MacArthur Fellow Dinaw Mengestu's novels have been needlessly categorized as "immigrant fiction" when his work is about so much more. On the publication of his third novel, ALL OUR NAMES, Mengestu unpacks these issues with us, discussing how journalism helped him to peer into revolutionary turmoil, ...
In this triple-decker edition of Bat Segundo, we talk with author Dorthe Nors about Denmark, emotional connections to animals, the dangers of self-destruction and how folks songs fused with Swedish existentialism can produce an original voice, investigate Mayor Bill de Blasio's silence on saving New ...
Why are we so consumed with providing every moment of our lives to a faceless corporation who will share this data with other companies without our consent? What makes the NSA worse than the Stasi? And to what extent are we determined to become enslaved by convenience? We talk with journalist Julia ...
This one hour program looks into two "mad as hell" scenarios. We talk with journalist Dave Itzkoff about MAD AS HELL, the making of NETWORK, Paddy Chayefsky's colorful personality, and why something that seemed so absurd forty years ago became so real. We also investigate a controversy at Open Letter ...
Nearly ninety years after its publication, THE GREAT GATSBY remains a fluid and endurable masterpiece. In CARELESS PEOPLE, Sarah Churchwell tackles F. Scott Fitzgerald's great novel with an approach somewhere between an avid reader and a obsessive scholar. This vivacious and jampacked conversation, ...
If we leave out a few words, how does the story change? How are human instincts for speculation encouraged by a minor elision? Who really knows the story? Jenny Offill explores these ideas and more in her new novel, DEPT. OF SPECULATION. We discuss the virtues of twisted quotes, the narrative frameworks ...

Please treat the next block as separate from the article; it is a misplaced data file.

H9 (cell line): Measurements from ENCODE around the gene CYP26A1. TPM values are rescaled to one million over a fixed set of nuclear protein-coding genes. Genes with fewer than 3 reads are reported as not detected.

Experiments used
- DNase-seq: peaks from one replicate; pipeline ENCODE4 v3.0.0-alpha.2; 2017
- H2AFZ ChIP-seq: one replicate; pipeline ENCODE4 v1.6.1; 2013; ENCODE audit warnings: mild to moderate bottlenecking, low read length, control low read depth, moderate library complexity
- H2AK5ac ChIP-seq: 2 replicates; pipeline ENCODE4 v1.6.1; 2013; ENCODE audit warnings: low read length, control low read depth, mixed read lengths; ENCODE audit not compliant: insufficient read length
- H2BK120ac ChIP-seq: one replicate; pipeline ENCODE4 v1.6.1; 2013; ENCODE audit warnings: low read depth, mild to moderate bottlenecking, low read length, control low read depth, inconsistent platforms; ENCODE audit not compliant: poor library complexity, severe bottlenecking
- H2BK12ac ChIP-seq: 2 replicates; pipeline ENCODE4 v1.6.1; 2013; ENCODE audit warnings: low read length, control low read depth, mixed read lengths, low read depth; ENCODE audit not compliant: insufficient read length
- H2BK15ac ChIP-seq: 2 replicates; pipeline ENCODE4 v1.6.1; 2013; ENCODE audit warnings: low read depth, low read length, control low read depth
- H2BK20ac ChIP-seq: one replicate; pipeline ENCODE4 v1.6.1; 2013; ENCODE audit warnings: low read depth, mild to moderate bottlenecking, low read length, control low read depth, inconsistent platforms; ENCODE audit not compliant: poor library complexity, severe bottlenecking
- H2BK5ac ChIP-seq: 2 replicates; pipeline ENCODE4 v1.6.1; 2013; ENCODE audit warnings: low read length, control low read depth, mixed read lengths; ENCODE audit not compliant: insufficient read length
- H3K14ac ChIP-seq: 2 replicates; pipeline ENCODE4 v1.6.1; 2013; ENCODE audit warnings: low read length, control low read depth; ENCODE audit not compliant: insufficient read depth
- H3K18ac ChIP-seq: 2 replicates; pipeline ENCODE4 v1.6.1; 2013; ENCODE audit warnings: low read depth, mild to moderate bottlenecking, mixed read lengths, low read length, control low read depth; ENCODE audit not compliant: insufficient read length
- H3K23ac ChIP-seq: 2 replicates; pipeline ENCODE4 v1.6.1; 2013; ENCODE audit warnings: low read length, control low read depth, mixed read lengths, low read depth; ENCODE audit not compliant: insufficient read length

Diane Johnson is best known for her comic novels centered around France: LE MARIAGE and LE DIVORCE. But before all this, many years before, she wrote a darker novel called THE SHADOW KNOWS that attracted Stanley Kubrick's notice. Johnson has published a new memoir, FLYOVER LIVES, that details her thoughts ...
Nigerian fiction writing is stronger than ever. But how does Nigeria's protean identity, often described as "stranger than fiction," affect contemporary fiction? In this one hour conversation, we hash out these questions with Okey Ndibe, author of FOREIGN GODS, INC., discussing Nigeria's census problems, ...
Barbara Stanwyck was one of the most legendary Hollywood stars that the 20th century has ever known. Veteran editor Victoria Wilson, author of a very large biography on Stanwyck, reveals Stanwyck's remarkable work ethic, her toughness, her shyness, how Zeppo Marx encouraged her to go into comedy, the ...
Literary biographer Blake Bailey and Our Correspondent may be the only two people in the United States who have read everything Charles Jackson has published. Who was he? Well, in 1944, Jackson wrote THE LOST WEEKEND -- a pioneering masterpiece that was among the first to depict the devastating effects ...